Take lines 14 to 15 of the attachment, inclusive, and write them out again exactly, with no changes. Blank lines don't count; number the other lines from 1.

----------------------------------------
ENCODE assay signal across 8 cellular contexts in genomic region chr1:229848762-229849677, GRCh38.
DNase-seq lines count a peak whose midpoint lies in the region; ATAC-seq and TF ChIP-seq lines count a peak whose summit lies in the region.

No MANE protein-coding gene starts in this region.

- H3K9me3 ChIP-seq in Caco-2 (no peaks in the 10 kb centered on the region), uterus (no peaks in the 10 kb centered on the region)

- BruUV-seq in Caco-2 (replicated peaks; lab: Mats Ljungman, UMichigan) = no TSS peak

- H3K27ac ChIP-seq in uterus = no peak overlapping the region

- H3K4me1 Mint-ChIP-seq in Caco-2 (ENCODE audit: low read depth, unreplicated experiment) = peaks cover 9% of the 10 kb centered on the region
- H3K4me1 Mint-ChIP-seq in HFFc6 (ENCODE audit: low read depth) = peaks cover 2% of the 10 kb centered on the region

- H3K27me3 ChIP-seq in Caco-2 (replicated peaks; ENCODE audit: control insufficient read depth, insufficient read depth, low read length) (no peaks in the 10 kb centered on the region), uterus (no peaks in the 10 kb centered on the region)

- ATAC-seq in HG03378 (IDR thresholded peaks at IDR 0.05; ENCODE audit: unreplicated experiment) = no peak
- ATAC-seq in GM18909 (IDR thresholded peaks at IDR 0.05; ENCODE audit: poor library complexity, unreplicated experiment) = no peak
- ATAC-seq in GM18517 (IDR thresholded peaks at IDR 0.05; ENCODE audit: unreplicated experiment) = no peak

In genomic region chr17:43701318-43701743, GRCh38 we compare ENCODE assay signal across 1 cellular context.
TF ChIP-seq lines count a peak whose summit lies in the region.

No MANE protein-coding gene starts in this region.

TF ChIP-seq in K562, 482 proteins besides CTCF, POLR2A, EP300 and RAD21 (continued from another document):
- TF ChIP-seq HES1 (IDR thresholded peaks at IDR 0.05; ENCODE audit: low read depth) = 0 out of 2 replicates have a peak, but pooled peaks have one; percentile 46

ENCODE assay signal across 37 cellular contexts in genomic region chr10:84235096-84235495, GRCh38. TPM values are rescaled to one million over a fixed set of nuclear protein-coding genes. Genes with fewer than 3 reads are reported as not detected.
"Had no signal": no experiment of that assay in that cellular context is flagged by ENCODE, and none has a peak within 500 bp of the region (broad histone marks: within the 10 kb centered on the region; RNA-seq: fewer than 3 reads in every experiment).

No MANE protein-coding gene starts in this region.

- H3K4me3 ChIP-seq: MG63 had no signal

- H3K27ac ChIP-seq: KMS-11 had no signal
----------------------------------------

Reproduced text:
TF ChIP-seq lines count a peak whose summit lies in the region.

No MANE protein-coding gene starts in this region.